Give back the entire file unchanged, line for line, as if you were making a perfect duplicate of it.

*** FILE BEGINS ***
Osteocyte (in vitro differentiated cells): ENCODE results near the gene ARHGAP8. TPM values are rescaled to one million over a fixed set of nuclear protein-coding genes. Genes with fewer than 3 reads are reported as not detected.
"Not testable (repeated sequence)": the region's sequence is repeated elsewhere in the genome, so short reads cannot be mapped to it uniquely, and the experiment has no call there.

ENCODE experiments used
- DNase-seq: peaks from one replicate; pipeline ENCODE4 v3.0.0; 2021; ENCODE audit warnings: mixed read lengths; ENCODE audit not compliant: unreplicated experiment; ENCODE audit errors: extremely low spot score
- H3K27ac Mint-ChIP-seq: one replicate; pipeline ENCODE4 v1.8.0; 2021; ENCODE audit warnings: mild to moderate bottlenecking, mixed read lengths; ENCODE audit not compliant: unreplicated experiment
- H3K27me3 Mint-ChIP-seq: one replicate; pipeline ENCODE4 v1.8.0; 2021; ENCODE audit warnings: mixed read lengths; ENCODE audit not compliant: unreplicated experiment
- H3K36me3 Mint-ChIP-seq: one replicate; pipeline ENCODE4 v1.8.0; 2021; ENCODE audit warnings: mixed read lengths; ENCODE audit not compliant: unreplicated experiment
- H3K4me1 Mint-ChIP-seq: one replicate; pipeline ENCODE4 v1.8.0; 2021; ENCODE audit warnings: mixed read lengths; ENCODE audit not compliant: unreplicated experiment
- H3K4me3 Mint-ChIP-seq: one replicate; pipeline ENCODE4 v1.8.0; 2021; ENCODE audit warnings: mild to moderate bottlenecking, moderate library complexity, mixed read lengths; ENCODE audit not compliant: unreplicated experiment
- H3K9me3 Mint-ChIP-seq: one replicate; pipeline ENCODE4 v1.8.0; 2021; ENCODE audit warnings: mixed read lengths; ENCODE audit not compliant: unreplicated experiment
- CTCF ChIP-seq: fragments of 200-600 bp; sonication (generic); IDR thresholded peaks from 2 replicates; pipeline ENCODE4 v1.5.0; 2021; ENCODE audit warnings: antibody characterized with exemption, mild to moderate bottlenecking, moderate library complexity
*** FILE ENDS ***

Osteocyte (in vitro differentiated cells): ENCODE results near the gene ARHGAP8. TPM values are rescaled to one million over a fixed set of nuclear protein-coding genes. Genes with fewer than 3 reads are reported as not detected.
"Not testable (repeated sequence)": the region's sequence is repeated elsewhere in the genome, so short reads cannot be mapped to it uniquely, and the experiment has no call there.

ENCODE experiments used
- DNase-seq: peaks from one replicate; pipeline ENCODE4 v3.0.0; 2021; ENCODE audit warnings: mixed read lengths; ENCODE audit not compliant: unreplicated experiment; ENCODE audit errors: extremely low spot score
- H3K27ac Mint-ChIP-seq: one replicate; pipeline ENCODE4 v1.8.0; 2021; ENCODE audit warnings: mild to moderate bottlenecking, mixed read lengths; ENCODE audit not compliant: unreplicated experiment
- H3K27me3 Mint-ChIP-seq: one replicate; pipeline ENCODE4 v1.8.0; 2021; ENCODE audit warnings: mixed read lengths; ENCODE audit not compliant: unreplicated experiment
- H3K36me3 Mint-ChIP-seq: one replicate; pipeline ENCODE4 v1.8.0; 2021; ENCODE audit warnings: mixed read lengths; ENCODE audit not compliant: unreplicated experiment
- H3K4me1 Mint-ChIP-seq: one replicate; pipeline ENCODE4 v1.8.0; 2021; ENCODE audit warnings: mixed read lengths; ENCODE audit not compliant: unreplicated experiment
- H3K4me3 Mint-ChIP-seq: one replicate; pipeline ENCODE4 v1.8.0; 2021; ENCODE audit warnings: mild to moderate bottlenecking, moderate library complexity, mixed read lengths; ENCODE audit not compliant: unreplicated experiment
- H3K9me3 Mint-ChIP-seq: one replicate; pipeline ENCODE4 v1.8.0; 2021; ENCODE audit warnings: mixed read lengths; ENCODE audit not compliant: unreplicated experiment
- CTCF ChIP-seq: fragments of 200-600 bp; sonication (generic); IDR thresholded peaks from 2 replicates; pipeline ENCODE4 v1.5.0; 2021; ENCODE audit warnings: antibody characterized with exemption, mild to moderate bottlenecking, moderate library complexity